For example, there has been upwards of a 500 percent growth in senior diversity officers across corporate America, all while the number of Black males in senior leadership positions has increased from 3.1 percent to only 3.2 percent since the 1980s. Then there’s the added problem of most DEI efforts failing to reach white men. So, there’s still a lot of work to do. There will always be a lot of work to do.

“What [people are] looking for is how honest you are about what you do and how you do it. They want you to stay true to your values.”

Primo stays especially active in two initiatives designed to drive social impact at Purpose Brand and make the world a more equitable place. First is SOAR, which she cofounded with the intent of empowering, connecting, and growing the number of women of color in the media industry.

“We brought SOAR together because those voices were not at the table in significance, and there’s no question that that affects the way a story is told,” Primo says. “There’s a checks-and-balances system that the news performs. But that same check and balance is probably not performed in the newsroom itself.”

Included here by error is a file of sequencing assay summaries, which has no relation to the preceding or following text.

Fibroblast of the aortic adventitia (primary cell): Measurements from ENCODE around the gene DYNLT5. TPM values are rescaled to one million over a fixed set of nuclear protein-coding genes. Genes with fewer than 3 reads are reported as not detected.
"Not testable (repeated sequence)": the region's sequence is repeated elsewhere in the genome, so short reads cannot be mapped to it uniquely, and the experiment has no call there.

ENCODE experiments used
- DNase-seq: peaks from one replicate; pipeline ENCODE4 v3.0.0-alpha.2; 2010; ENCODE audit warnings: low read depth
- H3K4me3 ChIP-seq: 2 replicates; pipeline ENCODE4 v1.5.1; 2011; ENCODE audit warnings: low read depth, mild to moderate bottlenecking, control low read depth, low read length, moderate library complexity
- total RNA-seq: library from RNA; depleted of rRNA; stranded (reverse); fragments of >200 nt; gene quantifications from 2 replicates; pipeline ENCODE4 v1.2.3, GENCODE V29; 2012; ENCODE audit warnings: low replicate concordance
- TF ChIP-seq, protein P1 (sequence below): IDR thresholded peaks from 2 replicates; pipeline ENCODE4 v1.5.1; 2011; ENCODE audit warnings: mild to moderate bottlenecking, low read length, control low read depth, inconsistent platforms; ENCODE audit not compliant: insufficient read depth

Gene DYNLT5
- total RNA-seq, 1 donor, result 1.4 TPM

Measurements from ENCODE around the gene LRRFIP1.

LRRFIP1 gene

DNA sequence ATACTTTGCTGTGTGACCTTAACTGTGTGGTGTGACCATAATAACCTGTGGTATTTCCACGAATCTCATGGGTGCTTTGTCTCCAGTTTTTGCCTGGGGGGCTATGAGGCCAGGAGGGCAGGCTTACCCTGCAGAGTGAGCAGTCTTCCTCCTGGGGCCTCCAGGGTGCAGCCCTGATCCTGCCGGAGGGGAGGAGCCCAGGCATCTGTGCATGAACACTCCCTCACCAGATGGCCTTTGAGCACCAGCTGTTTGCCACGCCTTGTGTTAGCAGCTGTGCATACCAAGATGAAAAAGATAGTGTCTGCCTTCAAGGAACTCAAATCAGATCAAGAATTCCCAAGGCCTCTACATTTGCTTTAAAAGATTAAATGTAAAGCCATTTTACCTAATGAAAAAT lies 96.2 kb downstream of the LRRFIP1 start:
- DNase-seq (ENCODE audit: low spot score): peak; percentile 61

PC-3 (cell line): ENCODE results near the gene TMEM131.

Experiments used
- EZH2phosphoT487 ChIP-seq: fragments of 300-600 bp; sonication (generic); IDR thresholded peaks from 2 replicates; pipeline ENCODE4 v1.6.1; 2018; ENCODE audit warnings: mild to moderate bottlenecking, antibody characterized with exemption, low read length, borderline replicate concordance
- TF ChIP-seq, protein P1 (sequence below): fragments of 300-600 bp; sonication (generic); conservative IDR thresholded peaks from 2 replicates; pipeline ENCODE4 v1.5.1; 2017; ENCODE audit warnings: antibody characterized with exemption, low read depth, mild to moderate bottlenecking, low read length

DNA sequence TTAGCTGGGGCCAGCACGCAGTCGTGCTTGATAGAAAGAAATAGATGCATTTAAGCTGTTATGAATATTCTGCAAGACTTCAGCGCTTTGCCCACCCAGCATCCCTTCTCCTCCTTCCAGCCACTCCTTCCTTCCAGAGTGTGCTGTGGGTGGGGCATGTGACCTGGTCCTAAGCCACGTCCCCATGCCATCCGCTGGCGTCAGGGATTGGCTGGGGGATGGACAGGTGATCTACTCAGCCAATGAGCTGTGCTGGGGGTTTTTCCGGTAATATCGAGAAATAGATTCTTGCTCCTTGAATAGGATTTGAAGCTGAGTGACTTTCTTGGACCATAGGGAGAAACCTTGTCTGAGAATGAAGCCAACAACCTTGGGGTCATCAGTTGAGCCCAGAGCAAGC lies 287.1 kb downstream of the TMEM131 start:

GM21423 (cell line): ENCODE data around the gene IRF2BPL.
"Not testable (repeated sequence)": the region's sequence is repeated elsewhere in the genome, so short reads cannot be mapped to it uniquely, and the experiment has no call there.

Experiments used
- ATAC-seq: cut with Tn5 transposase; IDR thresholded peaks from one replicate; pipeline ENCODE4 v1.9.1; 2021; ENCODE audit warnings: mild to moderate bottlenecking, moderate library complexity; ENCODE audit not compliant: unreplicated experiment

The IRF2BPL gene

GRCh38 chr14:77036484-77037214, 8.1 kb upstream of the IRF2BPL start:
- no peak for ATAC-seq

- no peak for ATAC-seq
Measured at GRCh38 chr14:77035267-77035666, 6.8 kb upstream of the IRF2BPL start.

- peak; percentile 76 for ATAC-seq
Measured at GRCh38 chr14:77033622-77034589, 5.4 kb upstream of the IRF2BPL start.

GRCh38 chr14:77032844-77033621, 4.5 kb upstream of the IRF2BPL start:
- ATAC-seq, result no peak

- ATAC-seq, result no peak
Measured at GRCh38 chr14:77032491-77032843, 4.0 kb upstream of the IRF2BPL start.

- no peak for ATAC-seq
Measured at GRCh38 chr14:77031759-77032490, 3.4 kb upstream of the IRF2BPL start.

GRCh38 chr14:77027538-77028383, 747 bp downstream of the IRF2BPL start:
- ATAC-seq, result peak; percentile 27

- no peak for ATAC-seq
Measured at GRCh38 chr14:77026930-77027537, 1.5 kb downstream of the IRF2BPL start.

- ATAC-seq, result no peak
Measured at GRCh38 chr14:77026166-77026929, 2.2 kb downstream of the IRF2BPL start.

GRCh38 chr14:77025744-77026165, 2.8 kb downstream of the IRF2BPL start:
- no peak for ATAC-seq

Although SOAR regularly hosts events that bring together female thought leaders from across print, TV, radio, and digital, the COVID-19 pandemic has unfortunately forced them to scale back on in-person gatherings. Primo says she and the other cofounders are currently planning a virtual event focused on DEI.

The second social-impact initiative is the Primo Center, where she sits on the board. As the largest service provider to homeless families in Chicago, the Primo Center isn’t just about providing temporary and permanent housing, but wraparound services that address the social determinants of health, such as trauma-informed mental health services and violence prevention programs for at-risk youth. Their efforts caught the attention of Jeff Bezos, who awarded the Primo Center $2.5 million in 2018 as part of his Day One Fund.

Primo believes that, in today’s age, any successful company should feel a responsibility to contribute to its community—to find its purpose in the most authentic and holistic sense of the word. “The world has changed, and it’s not going back,” she says.